> Indeed. Thank you for the link. But I was surprised to read Wittgenstein and Popper described as [political] conservatives.
There's no doubt about Popper, but Wittgenstein is a more complicated case. He was for at least a while a sympathiser with the USSR. But Eagleton argues in a 1982 NLR essay ('Wittgenstein's Friends') that he was attracted to communism in its most repressive period for basically conservative reasons, a glorification of manual work and personal asceticism.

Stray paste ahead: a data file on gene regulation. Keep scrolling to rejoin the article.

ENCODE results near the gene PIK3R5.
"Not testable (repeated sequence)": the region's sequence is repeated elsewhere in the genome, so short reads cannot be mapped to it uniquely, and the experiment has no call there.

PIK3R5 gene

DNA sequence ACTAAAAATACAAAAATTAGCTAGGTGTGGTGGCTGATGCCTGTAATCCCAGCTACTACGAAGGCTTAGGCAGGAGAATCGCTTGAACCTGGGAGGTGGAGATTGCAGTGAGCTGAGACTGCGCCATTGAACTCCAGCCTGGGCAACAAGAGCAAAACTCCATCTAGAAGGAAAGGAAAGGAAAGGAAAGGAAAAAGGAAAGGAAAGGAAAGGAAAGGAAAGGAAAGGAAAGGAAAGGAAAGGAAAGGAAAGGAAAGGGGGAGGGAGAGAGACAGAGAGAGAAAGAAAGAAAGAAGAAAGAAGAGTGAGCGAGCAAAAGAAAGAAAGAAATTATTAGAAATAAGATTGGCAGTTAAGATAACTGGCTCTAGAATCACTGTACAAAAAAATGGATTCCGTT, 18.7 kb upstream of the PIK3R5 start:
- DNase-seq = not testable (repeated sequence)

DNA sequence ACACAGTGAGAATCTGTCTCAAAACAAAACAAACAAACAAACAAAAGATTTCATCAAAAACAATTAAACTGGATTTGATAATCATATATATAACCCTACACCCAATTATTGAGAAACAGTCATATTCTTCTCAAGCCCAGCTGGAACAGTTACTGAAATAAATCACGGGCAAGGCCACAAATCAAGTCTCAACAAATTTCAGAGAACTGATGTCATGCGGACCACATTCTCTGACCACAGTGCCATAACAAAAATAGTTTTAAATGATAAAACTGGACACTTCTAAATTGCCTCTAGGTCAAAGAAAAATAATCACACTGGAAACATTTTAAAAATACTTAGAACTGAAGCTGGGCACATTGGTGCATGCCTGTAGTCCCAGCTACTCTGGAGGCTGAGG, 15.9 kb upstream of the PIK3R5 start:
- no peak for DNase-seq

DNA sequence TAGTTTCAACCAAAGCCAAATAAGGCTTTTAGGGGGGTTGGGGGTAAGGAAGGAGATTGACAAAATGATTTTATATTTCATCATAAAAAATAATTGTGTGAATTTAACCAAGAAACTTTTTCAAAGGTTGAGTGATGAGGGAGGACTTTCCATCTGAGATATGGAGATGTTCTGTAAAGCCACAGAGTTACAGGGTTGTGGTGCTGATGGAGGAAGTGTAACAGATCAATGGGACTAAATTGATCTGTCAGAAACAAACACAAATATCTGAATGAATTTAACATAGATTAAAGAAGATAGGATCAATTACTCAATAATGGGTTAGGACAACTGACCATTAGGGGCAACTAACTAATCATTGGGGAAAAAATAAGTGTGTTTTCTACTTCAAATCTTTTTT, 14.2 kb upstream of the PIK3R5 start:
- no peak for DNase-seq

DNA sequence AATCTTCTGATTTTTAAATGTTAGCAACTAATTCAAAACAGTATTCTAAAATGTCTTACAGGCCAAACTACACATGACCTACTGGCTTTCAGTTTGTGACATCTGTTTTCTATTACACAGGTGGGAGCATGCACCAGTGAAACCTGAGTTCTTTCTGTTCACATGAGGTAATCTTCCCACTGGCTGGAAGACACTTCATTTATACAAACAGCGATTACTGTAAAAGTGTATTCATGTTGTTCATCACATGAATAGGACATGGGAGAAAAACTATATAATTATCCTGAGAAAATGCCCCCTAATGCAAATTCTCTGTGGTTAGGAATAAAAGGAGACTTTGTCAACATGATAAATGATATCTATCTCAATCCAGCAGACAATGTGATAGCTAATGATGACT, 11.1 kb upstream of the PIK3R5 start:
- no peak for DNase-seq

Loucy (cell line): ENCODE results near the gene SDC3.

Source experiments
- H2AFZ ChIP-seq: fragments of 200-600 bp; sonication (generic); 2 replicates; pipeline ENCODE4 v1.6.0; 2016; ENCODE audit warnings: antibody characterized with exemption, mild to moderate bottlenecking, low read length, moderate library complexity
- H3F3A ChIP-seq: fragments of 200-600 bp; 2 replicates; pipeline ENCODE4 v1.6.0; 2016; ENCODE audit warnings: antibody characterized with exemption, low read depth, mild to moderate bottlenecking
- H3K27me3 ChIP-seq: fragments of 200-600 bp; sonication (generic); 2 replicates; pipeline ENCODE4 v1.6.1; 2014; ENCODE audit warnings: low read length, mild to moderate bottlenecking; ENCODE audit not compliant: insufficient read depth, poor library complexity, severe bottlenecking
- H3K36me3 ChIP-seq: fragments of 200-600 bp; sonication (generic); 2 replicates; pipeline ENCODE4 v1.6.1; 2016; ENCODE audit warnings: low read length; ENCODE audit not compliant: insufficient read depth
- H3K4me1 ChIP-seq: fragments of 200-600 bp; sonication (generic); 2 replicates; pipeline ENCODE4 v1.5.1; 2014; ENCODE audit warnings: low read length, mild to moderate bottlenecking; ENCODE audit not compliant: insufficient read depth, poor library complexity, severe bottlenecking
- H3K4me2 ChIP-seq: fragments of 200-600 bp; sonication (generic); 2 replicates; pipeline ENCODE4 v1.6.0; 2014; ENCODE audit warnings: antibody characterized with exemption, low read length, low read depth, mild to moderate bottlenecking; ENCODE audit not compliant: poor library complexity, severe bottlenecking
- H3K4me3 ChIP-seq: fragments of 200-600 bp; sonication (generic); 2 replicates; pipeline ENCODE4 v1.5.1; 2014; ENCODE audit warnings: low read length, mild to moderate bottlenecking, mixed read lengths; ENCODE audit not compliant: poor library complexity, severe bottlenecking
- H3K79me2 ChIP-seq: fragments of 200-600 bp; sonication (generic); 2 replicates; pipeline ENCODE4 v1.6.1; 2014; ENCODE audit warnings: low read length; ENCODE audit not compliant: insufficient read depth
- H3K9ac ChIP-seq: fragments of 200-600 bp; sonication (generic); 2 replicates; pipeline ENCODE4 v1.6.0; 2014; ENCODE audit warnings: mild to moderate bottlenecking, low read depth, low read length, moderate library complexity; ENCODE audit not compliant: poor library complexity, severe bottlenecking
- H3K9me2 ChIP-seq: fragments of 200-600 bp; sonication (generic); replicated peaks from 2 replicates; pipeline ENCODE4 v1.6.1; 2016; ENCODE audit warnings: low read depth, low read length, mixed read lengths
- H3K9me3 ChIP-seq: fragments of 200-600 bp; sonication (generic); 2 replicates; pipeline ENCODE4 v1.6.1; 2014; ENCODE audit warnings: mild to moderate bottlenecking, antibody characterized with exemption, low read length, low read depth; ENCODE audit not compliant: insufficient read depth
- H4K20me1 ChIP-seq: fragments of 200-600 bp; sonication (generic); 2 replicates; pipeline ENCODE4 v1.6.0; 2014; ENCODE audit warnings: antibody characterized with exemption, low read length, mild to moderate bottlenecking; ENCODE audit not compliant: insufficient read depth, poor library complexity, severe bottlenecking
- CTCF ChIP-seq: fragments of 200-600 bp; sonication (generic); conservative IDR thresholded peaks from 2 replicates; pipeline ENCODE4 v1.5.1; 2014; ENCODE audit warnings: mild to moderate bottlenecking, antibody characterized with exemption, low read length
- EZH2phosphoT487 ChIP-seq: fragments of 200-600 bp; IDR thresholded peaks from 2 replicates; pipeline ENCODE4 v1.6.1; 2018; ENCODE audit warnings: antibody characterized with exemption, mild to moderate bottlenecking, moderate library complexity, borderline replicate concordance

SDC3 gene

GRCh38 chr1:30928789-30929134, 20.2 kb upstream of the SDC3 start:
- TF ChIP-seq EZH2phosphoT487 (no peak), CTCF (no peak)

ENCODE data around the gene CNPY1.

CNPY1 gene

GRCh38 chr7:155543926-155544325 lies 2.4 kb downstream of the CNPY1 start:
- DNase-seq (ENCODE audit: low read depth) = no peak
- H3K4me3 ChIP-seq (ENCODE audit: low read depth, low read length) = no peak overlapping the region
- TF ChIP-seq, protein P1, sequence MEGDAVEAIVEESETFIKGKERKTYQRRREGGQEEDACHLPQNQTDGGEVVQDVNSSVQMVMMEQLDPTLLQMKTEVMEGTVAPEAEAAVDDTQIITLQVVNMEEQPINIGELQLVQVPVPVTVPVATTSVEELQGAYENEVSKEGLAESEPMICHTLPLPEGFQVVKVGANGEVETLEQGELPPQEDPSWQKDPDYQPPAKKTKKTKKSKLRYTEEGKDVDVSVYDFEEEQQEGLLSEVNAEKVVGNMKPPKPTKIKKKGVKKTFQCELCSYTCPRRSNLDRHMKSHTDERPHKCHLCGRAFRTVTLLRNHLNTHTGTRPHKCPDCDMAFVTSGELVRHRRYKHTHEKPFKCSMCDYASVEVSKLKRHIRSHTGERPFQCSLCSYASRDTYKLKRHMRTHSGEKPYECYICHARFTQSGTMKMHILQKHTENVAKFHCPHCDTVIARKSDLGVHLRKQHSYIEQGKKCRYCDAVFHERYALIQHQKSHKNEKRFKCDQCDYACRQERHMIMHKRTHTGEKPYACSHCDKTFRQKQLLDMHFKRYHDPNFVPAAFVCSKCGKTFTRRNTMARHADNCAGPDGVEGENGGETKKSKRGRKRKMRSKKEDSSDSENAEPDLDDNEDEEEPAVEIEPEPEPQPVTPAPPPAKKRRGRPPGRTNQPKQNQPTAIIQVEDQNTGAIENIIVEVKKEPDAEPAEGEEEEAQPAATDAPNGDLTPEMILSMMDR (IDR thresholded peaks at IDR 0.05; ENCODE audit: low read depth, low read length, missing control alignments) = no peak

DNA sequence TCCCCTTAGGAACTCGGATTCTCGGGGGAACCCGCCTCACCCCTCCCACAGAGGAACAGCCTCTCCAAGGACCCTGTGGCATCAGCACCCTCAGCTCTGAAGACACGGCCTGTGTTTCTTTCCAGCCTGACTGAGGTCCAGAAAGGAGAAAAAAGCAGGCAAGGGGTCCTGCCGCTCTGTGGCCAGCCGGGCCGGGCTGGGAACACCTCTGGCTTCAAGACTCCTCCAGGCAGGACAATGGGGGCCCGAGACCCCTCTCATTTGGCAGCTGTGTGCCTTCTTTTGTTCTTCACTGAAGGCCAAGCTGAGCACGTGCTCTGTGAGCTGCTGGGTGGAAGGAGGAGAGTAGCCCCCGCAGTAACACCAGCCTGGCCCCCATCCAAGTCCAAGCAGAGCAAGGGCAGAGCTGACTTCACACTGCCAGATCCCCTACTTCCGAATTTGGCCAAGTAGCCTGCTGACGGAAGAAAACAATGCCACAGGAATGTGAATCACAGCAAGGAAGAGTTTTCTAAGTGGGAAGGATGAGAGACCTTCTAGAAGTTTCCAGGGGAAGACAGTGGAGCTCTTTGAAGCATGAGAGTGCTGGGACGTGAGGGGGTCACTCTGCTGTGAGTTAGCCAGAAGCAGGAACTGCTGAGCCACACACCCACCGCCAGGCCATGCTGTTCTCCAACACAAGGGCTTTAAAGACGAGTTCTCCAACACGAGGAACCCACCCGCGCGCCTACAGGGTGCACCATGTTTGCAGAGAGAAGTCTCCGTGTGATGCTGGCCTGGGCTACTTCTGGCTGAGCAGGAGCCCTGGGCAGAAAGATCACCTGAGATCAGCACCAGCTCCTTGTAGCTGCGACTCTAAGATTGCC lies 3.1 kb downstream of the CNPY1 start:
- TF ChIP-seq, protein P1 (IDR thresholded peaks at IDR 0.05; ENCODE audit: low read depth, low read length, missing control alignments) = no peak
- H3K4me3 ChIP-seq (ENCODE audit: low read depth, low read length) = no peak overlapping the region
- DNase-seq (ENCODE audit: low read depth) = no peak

I can't let Popper and Wittgenstein go past in the same sentence without linking to this, about their famous hot-poker encounter in King's College. A great lecturer I once had used to love to tell this story. Best line goes to Bertrand Russell: "The trouble with you, Wittgenstein, is that you always get things wrong".